Jersey–based fund managers are located in a ‘third country’ from a European Union (EU) perspective and therefore the full scope of The Alternative Investment Fund Managers Directive (AIFMD) need not apply. This means that they may not be required to comply with certain more onerous elements, such as reporting and disclosure of remuneration. Importantly, the benefits of a Jersey manager can apply wherever the funds themselves are domiciled, be it in Jersey or elsewhere.
Put simply, access to Europe through the National Private Placement Regimes (NPPR) using a Jersey manager is a well-established model offering clear advantages.
NPPR is a recognised path and a model that has worked, and continues to work extremely well. At the end of June 2021, there were 198 managers in Jersey marketing over 342 funds into the EU alone using the NPPR route (Jersey Financial Services Commission, JFSC).
Figures from Preqin show that 55% of European investors in alternative real estate and 62% in private equity are based in the UK, Switzerland or the Netherlands. Since January 2021, only one of these three countries is now in the EU, therefore the ongoing onerous regulation and expense in order to access only one or two EU Member States is disproportionate when a simpler alternative is available. The reality is that few managers need blanket access to all EU Member States. In cases where they do, then an onshore option works best, but with European Commission figures suggesting that 97% of managers actually market to three EU markets or less, then private placement offers a very credible, fast, cost-effective and sensible option.
For decades, Jersey has set itself apart as a reputable, centrally located jurisdiction for investors from key global markets. Jersey provides excellent third country access to the EU market through the use of NPPR to non-EU countries.
Jersey feeder funds up to €100m open-ended (and also applies to closed-ended funds up to €500m if no leverage at fund level)
A US-based fund manager directly manages a successful open-ended fund domiciled in a Caribbean jurisdiction (“the Caribbean Fund”).
There has been input from the Investor Relations team that there is significant demand from European investors, particularly in the UK and the Netherlands, but i) certain European investors are unable to invest through Caribbean structures and ii) they are aware that the EU AIFMD restricts the marketing that can be done to those investors and potentially imposes ongoing compliance obligations on the fund manager (AIFM).
It was suggested that a feeder fund (the “Feeder Fund”) for investors in the European Economic Area (EEA) would be a possible solution. The Feeder Fund would be expected to raise up to €100m and fewer than fifty offers to investors (meaning the provision of a final private placement memorandum, PPM, plus subscription pack) were expected to be made. It was therefore vital that the Feeder Fund be set up as economically as possible and did not impose significant additional compliance or other requirements on the existing US manager.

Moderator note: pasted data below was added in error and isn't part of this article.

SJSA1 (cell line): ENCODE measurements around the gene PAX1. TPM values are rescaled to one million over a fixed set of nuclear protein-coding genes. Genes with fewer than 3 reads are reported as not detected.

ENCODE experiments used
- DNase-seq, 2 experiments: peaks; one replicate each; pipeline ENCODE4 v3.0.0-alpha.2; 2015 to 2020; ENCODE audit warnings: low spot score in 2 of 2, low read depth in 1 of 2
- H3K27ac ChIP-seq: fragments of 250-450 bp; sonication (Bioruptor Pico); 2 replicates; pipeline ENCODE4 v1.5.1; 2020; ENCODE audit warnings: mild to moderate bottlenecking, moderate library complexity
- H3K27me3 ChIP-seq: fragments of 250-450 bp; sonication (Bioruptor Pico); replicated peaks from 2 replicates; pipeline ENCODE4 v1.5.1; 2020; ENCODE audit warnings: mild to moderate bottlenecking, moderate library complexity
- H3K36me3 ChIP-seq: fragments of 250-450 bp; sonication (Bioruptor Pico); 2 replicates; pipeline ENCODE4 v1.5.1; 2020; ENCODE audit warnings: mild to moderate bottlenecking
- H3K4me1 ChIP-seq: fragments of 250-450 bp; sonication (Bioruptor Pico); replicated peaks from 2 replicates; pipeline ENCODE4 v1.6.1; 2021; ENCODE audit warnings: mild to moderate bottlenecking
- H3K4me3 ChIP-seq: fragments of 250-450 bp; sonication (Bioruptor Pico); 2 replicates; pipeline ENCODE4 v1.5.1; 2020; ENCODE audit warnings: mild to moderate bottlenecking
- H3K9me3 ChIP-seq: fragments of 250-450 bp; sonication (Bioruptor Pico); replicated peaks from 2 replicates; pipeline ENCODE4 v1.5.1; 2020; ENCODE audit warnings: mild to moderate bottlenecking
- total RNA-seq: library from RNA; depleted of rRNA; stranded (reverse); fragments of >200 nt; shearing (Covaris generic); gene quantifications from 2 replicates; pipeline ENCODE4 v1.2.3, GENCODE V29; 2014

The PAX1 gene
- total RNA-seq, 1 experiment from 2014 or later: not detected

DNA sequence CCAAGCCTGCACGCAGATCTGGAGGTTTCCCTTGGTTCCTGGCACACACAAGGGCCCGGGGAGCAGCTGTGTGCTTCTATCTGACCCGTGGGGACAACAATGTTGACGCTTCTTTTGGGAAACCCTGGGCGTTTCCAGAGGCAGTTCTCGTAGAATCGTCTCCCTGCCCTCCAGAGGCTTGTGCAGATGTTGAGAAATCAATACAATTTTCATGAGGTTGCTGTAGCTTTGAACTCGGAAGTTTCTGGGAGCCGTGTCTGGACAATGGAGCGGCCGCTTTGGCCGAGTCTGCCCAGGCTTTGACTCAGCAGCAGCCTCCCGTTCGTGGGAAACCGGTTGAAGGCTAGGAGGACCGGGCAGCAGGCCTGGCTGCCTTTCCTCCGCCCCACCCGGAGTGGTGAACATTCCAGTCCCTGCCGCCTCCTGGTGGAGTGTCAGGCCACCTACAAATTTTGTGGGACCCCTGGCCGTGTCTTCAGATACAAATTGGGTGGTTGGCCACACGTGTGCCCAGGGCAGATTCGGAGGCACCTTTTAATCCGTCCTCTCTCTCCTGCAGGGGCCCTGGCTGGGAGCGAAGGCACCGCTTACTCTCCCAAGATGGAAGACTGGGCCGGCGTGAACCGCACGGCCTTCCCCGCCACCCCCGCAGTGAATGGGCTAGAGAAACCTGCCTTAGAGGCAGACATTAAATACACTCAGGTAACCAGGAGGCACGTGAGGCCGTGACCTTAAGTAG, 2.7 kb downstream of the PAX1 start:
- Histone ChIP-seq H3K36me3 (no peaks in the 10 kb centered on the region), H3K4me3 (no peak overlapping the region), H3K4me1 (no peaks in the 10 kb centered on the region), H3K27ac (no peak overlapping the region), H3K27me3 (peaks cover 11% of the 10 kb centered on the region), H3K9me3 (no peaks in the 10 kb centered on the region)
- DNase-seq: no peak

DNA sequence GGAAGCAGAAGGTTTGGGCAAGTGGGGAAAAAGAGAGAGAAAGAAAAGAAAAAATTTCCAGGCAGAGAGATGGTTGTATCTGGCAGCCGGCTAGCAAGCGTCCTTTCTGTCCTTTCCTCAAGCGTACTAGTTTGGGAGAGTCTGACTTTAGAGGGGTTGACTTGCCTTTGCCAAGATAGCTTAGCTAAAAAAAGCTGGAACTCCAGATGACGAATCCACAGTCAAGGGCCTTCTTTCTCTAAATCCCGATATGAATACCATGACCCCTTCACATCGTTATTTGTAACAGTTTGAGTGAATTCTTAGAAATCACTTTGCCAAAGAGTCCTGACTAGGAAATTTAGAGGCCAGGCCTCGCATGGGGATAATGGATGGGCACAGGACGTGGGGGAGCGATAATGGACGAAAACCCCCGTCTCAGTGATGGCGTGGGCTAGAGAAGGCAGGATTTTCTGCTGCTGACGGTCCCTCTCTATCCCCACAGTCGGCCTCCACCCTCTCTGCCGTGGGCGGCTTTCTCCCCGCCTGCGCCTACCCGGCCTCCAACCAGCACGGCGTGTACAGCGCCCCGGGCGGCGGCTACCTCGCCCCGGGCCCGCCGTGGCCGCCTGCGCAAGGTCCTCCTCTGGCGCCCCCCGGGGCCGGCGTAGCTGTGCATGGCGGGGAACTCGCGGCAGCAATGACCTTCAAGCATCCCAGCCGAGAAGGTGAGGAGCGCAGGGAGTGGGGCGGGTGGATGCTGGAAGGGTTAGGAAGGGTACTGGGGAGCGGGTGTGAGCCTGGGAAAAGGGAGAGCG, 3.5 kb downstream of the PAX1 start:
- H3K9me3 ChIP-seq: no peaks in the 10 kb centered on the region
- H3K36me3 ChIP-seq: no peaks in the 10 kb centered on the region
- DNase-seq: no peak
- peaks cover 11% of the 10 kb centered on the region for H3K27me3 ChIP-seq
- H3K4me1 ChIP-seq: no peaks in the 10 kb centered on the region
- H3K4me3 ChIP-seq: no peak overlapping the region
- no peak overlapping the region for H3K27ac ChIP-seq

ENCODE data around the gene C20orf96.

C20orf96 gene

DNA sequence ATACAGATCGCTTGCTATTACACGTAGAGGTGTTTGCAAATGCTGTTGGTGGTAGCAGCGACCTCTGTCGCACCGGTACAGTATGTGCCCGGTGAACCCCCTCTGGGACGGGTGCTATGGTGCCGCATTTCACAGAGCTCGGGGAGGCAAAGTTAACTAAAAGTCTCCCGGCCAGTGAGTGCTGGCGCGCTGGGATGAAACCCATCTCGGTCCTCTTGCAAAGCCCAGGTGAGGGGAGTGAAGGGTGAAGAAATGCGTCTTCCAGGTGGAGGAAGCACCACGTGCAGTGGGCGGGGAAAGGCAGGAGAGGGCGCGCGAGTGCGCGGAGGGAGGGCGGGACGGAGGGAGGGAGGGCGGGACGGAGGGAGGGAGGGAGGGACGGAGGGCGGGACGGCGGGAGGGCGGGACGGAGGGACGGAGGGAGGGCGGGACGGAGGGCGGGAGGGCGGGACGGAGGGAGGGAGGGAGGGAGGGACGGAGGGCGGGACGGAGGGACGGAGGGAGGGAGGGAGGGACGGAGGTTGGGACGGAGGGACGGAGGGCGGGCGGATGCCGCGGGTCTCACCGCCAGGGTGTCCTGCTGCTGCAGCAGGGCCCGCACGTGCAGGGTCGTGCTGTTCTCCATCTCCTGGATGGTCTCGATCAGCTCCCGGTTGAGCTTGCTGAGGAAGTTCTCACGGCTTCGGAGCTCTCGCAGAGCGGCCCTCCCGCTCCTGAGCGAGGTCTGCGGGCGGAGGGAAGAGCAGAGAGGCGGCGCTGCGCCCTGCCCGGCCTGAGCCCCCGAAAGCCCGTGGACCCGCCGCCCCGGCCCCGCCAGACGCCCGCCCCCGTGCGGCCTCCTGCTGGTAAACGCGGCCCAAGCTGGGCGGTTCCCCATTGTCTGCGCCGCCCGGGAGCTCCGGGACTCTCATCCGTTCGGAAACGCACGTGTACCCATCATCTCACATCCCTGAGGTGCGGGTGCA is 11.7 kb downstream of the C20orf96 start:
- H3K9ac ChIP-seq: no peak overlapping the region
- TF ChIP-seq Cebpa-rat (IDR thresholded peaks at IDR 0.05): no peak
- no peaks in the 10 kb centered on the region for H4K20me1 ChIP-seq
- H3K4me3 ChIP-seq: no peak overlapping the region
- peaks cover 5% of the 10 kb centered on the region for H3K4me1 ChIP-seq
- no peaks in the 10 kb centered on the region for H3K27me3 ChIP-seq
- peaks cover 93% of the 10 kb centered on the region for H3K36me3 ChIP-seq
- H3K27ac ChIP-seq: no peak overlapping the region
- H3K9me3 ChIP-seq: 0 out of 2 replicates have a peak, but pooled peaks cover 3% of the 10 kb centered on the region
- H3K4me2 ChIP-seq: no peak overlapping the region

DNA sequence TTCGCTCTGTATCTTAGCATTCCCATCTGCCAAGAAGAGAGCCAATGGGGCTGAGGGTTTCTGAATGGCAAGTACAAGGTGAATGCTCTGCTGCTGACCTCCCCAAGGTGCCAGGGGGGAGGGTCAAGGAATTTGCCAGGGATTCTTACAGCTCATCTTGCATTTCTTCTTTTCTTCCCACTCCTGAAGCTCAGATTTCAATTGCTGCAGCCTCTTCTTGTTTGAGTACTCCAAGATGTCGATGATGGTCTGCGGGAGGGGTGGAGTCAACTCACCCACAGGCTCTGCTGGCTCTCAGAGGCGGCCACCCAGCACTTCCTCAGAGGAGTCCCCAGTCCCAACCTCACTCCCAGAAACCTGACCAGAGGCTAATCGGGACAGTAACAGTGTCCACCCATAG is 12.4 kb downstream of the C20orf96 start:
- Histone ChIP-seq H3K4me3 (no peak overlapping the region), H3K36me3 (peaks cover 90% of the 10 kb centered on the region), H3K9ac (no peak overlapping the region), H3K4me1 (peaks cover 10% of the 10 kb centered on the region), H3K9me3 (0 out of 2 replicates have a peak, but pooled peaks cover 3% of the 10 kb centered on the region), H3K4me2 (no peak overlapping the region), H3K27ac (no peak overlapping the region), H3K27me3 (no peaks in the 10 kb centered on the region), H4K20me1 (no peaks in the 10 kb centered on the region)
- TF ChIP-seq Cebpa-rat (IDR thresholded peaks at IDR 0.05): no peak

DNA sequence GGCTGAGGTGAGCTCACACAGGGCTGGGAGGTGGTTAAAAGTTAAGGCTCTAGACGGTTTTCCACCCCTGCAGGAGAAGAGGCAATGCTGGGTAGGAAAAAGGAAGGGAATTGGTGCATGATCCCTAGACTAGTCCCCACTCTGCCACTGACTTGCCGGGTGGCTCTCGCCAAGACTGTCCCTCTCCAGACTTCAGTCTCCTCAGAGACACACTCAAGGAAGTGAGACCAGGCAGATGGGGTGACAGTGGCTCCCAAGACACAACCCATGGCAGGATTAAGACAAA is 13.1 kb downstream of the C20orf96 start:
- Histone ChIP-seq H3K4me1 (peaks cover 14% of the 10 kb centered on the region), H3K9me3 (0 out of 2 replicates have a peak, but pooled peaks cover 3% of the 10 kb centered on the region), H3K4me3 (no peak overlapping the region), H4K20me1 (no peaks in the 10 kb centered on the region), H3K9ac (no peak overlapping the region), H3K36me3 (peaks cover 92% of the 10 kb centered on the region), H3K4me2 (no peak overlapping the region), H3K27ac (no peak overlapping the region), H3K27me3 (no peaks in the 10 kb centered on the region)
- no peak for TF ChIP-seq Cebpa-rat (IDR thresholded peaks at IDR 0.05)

Given Jersey’s unique location and regulatory regime, Jersey is a jurisdiction of choice for setting up feeder funds that are marketed into the EEA.
Setting up the Feeder Fund and manager structure in Jersey is very straightforward. A Jersey limited partnership or company can act as the Feeder Fund vehicle. This can be established on a same-day basis with a private limited company acting as the general partner/manager (the “Jersey Manager”) and AIFM. An administrator will provide all accounting, director and administration services to the Jersey entities.
Once the limited partnership and the company are set up, the lawyer will apply to the JFSC for the licences/consents in order for the Feeder Fund to be regulated as a Jersey Private Fund that is eligible to be marketed into the EEA and for the Jersey Manager to be regulated to act as AIFM. The lawyer will also draft a brief wrapper for the PPM of the Caribbean Fund containing additional information on the Feeder Fund. The Feeder Fund can then be registered and marketed in each relevant EEA jurisdiction under their NPPRs.
- Keeps the existing US manager out of scope of AIFMD.
- Having the AIFM in Jersey ensures easy and inexpensive access to the EEA through NPPR.
- Jersey’s access to both EU and UK investors is not affected now that the UK has left the EU.
- The Jersey regulator is a respected regulator and meets international standards set by the IMF, ISOCO, ESMA and FATF – all positive from an investor relations perspective. There is also an element of future-proofing as ESMA have already approved Jersey’s regulatory regime for when a third country passport is introduced.
- The Jersey Manager will not be subject to the full remuneration reporting requirements of AIFMD.
- A local administrator, as the provider of manager services, will carry out all compliance and reporting obligations for the Jersey Manager – this will greatly reduce the operating costs. Further, the Jersey Manager will be subject to light-touch regulation and will only have to comply with the most basic elements of AIFMD. However, this will not affect the portfolio management function, which will continue to be fulfilled by the US manager.